by Mitch Kokai
Senior Political Analyst, John Locke Foundation
President Obama stood in a cricket stadium in Johannesburg, South Africa, and said a lot of things that could, or should, get conservatives nodding in agreement. But as he offered a grim assessment of both modern American politics and the broader geopolitical scene, you had to wonder when, if ever, he would confront the fact that he had a lot to do with the shaping of modern American politics and the broader geopolitical scene. …
… [H]e took a shot at identity politics: “You can’t [change minds] if you insist that those who aren’t like you — because they’re white, or because they’re male — that somehow there’s no way they can understand what I’m feeling, that somehow they lack standing to speak on certain matters.”
Of course … this is the president who made Al Sharpton his “go-to man on race” and who said Latinos needed to “punish” their “enemies.” It’s great that Obama realizes that identity politics can be corrosive to civil society and that they can Balkanize a once-thriving, relatively harmonious society. It just would have been good to hear this wisdom from a president instead of an ex-president. …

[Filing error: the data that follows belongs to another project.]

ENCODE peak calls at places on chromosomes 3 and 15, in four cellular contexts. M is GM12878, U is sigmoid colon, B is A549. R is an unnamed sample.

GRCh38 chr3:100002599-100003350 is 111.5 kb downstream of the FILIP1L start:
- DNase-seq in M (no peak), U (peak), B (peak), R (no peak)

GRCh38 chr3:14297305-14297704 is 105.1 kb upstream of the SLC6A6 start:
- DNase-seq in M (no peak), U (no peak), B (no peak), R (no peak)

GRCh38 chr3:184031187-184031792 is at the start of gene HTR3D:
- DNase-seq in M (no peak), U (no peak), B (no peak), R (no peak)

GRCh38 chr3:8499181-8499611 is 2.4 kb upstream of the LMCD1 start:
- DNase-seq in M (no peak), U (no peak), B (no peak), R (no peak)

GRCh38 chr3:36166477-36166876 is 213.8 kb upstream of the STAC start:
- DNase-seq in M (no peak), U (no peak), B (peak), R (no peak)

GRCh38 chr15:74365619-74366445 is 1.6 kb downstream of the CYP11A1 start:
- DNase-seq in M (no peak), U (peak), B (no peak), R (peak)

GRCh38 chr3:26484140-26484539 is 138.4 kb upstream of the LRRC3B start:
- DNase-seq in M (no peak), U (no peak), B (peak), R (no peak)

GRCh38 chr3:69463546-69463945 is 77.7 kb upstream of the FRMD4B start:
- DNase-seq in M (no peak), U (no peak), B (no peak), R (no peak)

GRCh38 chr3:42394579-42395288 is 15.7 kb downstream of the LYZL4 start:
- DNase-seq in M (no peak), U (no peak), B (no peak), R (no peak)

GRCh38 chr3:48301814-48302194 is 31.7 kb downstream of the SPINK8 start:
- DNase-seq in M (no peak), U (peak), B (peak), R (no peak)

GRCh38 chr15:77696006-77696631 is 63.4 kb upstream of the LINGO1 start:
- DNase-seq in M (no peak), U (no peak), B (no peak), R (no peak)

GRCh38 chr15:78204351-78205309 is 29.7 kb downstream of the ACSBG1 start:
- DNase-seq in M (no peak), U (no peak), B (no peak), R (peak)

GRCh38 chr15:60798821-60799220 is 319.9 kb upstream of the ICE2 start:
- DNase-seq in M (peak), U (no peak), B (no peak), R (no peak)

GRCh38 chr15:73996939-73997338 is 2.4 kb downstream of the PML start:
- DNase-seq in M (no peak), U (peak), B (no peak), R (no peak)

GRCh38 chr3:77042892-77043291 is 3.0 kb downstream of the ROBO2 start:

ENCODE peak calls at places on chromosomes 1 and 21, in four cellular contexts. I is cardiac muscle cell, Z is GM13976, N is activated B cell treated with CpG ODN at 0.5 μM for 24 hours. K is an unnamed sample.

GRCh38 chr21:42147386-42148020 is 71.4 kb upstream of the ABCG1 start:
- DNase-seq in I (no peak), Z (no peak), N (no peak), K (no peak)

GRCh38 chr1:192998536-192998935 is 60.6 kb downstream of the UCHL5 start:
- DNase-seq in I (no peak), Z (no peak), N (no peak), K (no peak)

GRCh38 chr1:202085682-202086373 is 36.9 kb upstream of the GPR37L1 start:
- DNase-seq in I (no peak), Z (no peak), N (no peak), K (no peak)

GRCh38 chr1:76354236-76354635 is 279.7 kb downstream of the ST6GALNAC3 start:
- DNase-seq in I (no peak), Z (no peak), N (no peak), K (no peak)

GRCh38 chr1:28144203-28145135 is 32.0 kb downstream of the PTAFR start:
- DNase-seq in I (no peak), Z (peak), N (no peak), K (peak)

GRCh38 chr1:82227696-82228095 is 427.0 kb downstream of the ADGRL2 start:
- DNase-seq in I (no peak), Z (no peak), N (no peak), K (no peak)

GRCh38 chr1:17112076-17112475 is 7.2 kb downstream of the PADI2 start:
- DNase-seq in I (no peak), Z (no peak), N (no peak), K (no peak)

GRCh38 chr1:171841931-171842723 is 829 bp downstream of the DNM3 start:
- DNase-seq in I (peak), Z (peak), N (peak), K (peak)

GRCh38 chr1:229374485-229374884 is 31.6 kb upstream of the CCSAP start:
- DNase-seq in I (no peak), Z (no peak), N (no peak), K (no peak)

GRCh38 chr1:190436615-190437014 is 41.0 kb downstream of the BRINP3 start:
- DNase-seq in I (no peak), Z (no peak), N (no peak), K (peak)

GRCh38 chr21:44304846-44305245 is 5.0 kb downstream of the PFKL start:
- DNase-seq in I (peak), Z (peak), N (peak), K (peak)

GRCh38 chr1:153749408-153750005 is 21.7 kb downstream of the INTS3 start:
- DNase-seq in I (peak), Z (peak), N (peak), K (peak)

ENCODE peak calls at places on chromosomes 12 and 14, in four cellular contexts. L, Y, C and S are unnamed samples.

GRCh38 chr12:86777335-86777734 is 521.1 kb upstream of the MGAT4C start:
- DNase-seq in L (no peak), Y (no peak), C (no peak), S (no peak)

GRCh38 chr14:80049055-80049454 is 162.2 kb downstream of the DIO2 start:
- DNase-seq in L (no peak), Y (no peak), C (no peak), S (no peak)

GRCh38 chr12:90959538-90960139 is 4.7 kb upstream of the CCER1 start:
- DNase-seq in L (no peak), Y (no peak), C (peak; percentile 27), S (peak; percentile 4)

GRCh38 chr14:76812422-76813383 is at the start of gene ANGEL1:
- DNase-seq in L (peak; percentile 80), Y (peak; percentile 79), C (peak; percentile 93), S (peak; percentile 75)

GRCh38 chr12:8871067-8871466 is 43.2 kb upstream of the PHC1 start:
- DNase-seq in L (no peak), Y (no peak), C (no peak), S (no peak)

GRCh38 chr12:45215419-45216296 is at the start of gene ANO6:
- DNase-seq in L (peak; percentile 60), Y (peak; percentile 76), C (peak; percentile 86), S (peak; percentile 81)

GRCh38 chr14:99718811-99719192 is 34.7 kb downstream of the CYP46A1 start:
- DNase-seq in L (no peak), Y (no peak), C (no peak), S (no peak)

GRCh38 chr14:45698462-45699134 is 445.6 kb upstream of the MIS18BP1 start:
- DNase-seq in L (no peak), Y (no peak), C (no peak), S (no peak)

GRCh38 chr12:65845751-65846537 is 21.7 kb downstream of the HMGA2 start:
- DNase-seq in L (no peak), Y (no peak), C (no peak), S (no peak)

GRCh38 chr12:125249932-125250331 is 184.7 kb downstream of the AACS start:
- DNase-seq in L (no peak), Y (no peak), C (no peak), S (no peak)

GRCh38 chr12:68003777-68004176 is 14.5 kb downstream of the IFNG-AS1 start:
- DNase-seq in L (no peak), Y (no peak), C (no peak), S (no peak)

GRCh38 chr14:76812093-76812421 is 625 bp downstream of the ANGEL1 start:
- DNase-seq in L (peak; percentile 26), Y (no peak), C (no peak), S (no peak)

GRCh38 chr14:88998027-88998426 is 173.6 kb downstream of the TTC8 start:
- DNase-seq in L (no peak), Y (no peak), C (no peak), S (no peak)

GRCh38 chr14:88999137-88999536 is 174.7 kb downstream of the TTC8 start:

… Later in his speech, Obama added, “In the West’s current debate around immigration, for example, it’s not wrong to insist that national borders matter; whether you’re a citizen or not is going to matter to a government, that laws need to be followed; that in the public realm newcomers should make an effort to adapt to the language and customs of their new home.”
How different would the Obama era look if he had emphasized that message at every opportunity?